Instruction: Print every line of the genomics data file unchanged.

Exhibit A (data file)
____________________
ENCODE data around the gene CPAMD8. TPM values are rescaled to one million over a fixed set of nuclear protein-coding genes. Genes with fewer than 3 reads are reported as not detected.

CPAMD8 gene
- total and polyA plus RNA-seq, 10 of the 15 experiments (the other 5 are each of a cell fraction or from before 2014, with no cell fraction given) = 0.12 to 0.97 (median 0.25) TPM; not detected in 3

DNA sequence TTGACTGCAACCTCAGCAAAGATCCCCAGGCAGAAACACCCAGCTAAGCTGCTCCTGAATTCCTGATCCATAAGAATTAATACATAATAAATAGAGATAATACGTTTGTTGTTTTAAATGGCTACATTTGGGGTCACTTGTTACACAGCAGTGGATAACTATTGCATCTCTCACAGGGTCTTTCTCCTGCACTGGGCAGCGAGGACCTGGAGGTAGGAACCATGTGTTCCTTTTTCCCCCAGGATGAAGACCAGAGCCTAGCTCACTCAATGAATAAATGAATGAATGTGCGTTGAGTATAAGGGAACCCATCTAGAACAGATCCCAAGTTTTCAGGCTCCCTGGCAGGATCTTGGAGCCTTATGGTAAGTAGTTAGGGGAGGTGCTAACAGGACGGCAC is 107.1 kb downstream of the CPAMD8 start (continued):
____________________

ENCODE data around the gene CPAMD8. TPM values are rescaled to one million over a fixed set of nuclear protein-coding genes. Genes with fewer than 3 reads are reported as not detected.

CPAMD8 gene
- total and polyA plus RNA-seq, 10 of the 15 experiments (the other 5 are each of a cell fraction or from before 2014, with no cell fraction given) = 0.12 to 0.97 (median 0.25) TPM; not detected in 3

DNA sequence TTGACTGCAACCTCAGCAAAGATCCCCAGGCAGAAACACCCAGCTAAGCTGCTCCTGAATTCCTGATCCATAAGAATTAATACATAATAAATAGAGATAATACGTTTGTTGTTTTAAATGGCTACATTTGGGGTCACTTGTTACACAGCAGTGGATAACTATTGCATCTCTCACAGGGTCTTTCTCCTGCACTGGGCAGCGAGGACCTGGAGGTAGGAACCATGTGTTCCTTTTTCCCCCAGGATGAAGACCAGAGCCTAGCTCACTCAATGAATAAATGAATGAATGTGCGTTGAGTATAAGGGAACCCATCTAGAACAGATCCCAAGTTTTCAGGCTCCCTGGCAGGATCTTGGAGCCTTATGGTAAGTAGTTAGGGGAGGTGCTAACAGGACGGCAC is 107.1 kb downstream of the CPAMD8 start (continued):